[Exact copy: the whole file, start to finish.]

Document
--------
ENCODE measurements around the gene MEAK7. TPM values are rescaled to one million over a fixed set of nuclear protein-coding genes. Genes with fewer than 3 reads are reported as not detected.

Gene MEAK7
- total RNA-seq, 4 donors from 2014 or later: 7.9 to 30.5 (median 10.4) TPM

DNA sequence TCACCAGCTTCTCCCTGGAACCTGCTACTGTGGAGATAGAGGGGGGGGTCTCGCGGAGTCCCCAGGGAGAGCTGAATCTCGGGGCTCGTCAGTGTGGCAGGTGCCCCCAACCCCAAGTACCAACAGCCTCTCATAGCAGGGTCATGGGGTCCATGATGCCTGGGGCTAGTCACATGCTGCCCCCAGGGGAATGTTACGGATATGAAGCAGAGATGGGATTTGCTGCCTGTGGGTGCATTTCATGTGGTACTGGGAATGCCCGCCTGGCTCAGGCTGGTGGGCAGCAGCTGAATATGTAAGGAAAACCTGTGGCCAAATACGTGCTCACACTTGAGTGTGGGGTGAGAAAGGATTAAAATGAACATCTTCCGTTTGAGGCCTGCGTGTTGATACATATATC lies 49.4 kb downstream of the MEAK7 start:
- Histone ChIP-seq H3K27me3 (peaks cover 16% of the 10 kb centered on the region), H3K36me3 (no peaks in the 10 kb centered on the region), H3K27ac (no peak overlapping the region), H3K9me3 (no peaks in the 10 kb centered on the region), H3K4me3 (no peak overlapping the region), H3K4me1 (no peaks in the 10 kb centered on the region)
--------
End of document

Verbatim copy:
ENCODE measurements around the gene MEAK7. TPM values are rescaled to one million over a fixed set of nuclear protein-coding genes. Genes with fewer than 3 reads are reported as not detected.

Gene MEAK7
- total RNA-seq, 4 donors from 2014 or later: 7.9 to 30.5 (median 10.4) TPM

DNA sequence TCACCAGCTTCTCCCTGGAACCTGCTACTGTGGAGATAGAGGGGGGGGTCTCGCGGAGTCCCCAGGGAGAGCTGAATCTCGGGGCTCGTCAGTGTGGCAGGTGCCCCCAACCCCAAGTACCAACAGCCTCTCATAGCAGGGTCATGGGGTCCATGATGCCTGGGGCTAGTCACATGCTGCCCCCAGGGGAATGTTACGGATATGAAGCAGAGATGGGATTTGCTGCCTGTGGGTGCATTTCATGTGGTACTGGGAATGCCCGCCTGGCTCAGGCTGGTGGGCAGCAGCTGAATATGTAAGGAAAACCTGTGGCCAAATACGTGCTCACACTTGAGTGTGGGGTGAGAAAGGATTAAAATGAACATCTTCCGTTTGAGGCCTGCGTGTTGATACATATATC lies 49.4 kb downstream of the MEAK7 start:
- Histone ChIP-seq H3K27me3 (peaks cover 16% of the 10 kb centered on the region), H3K36me3 (no peaks in the 10 kb centered on the region), H3K27ac (no peak overlapping the region), H3K9me3 (no peaks in the 10 kb centered on the region), H3K4me3 (no peak overlapping the region), H3K4me1 (no peaks in the 10 kb centered on the region)